Structural and Functional Characterization of a Telomerase-Associated Endonuclease
Final rept. 1 May 1999-30 Apr 2002
CORNELL UNIV MEDICAL COLL NEW YORK
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Telomerase is a ribonucleoprotein complex responsible for the maintenance of the terminal repeats of chromosomes. Specific activation of telomerase in most cancer cells confers these cells with unlimited replicative potential, and consequently promotes tumor growth. Telomerase is therefore an attractive target for anti-cancer therapeutics. Studies of telomerase in a variety of systems have revealed a tightly associated nuclease activity, whose physiologic function and molecular identity remain to be elucidated. We have recently shown that the telomerase complex from the budding yeast Saccharomyces cerevisiae also possesses a tightly associated nuclease activity. Consistent with results from other systems, we found that the yeast nuclease is single-strand specific and works via an endonucleolytic mechanism. In addition, the reverse transcriptase activity of telomerase can extend either the 5 or 3 fragment following cleavage. These results suggest that telomerase either possesses two distinct active sites for the nuclease and reverse transcriptase activity, or possesses two protomers, each containing a bi-functional active site. Careful analysis of a highly purified N-terminal domain of yeast TERT failed to reveal an autonomous nuclease activity. In addition, we identified a point mutation of TERT that exhibits a relative enhancement of the nuclease activity. This point mutation alters a residue in the vicinity of the reverse transcriptase active site. Taken together, these results suggest that the same active site of telomerase carries out both the polymerization and nucleolytic reaction.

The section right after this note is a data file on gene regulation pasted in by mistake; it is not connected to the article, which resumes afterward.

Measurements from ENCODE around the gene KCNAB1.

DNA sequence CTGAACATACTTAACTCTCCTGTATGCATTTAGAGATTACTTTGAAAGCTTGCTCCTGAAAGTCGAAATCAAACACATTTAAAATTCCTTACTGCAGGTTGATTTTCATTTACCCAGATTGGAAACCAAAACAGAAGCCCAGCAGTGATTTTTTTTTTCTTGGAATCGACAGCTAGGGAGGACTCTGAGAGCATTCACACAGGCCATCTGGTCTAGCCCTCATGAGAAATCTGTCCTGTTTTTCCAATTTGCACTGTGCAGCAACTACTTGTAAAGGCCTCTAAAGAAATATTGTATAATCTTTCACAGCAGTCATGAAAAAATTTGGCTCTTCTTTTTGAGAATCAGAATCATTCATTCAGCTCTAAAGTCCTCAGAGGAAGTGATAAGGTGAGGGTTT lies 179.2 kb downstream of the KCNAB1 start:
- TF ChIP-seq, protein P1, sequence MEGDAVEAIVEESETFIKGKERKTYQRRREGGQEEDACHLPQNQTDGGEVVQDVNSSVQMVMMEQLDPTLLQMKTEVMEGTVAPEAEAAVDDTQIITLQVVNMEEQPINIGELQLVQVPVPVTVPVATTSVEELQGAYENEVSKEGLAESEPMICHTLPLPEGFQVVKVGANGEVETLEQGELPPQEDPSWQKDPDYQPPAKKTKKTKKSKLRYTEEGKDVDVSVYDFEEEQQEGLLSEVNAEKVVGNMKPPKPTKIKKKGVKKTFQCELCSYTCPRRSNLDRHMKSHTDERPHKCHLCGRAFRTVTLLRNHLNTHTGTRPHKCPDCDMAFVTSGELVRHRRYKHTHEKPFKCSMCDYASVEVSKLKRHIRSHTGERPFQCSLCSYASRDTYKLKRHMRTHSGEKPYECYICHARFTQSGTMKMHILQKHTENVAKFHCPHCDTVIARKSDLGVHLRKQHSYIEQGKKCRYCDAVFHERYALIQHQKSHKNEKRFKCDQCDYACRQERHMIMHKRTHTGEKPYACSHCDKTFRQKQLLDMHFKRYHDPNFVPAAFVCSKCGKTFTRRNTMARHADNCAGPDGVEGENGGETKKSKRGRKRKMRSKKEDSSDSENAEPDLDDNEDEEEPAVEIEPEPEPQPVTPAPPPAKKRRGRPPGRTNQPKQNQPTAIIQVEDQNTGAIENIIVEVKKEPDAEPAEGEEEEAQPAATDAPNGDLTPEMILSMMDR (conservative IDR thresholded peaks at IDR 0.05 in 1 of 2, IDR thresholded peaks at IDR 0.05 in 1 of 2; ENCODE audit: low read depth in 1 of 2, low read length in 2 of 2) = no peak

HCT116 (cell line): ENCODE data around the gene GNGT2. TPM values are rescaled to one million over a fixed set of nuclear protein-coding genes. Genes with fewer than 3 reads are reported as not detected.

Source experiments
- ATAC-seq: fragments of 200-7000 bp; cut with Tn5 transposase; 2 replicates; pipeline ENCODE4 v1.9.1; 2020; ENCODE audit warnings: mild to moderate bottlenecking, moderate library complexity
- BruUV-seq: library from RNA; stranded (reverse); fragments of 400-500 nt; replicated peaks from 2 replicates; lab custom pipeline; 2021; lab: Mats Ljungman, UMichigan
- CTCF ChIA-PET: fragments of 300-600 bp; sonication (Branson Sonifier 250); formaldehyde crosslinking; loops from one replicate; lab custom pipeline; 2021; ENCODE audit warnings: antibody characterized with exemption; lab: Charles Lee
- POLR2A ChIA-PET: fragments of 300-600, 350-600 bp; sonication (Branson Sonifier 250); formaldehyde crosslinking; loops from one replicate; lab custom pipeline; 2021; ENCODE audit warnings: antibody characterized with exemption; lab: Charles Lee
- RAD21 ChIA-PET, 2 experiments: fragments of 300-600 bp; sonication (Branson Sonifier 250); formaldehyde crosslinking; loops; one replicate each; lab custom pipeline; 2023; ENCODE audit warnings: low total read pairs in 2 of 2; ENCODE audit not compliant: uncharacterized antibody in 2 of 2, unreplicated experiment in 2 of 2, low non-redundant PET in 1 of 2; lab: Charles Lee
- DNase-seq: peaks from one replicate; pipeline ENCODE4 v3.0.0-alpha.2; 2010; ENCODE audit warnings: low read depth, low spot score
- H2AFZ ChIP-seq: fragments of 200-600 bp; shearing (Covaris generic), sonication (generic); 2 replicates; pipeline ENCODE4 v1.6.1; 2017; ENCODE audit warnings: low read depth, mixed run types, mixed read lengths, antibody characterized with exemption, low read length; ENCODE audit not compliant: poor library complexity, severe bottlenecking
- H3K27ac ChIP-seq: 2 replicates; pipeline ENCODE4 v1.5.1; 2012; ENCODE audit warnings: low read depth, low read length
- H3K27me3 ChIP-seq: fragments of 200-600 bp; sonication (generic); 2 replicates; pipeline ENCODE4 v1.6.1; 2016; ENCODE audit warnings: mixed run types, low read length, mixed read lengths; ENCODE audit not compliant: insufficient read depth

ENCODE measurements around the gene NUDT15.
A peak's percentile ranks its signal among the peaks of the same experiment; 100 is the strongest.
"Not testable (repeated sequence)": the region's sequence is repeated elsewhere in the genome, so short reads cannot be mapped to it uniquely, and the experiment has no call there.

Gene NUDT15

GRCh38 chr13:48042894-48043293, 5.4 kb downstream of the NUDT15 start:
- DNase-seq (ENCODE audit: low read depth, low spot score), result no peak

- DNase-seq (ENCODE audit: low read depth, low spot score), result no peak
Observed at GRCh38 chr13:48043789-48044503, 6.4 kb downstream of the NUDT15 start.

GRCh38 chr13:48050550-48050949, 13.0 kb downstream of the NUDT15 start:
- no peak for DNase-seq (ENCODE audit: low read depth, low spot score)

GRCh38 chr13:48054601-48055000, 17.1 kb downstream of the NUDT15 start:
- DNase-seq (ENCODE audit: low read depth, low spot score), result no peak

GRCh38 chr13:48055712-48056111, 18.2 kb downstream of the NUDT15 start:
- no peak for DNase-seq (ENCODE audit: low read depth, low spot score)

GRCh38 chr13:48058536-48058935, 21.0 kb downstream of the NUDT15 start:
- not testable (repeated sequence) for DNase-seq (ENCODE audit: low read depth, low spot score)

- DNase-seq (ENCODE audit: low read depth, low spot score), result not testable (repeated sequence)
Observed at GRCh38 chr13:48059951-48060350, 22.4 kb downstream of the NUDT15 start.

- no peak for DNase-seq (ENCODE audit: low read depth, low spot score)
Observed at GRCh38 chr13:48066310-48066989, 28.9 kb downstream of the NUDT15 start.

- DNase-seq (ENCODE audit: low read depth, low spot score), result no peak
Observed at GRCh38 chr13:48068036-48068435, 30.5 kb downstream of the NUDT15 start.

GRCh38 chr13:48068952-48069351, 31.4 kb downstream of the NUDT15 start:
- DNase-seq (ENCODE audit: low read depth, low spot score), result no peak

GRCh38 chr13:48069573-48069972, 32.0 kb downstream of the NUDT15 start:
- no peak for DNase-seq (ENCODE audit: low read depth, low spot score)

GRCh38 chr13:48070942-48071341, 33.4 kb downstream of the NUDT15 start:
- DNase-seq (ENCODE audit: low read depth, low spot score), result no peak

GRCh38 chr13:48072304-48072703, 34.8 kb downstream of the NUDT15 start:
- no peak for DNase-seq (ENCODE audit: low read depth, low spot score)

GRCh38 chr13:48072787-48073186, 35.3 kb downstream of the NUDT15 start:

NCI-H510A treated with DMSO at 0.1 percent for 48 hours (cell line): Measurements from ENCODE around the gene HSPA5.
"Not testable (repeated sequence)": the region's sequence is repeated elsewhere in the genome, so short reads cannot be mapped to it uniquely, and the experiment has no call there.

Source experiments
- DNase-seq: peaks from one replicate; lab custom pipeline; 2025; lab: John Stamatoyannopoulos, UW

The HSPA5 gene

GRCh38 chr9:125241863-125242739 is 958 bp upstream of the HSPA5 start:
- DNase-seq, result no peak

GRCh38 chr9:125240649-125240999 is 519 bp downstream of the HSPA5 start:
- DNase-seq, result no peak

- Medicine and Medical Research